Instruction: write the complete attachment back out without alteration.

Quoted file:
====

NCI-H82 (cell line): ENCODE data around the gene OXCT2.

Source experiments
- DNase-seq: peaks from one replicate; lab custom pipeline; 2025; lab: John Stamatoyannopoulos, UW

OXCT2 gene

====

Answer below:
NCI-H82 (cell line): ENCODE data around the gene OXCT2.

Source experiments
- DNase-seq: peaks from one replicate; lab custom pipeline; 2025; lab: John Stamatoyannopoulos, UW

OXCT2 gene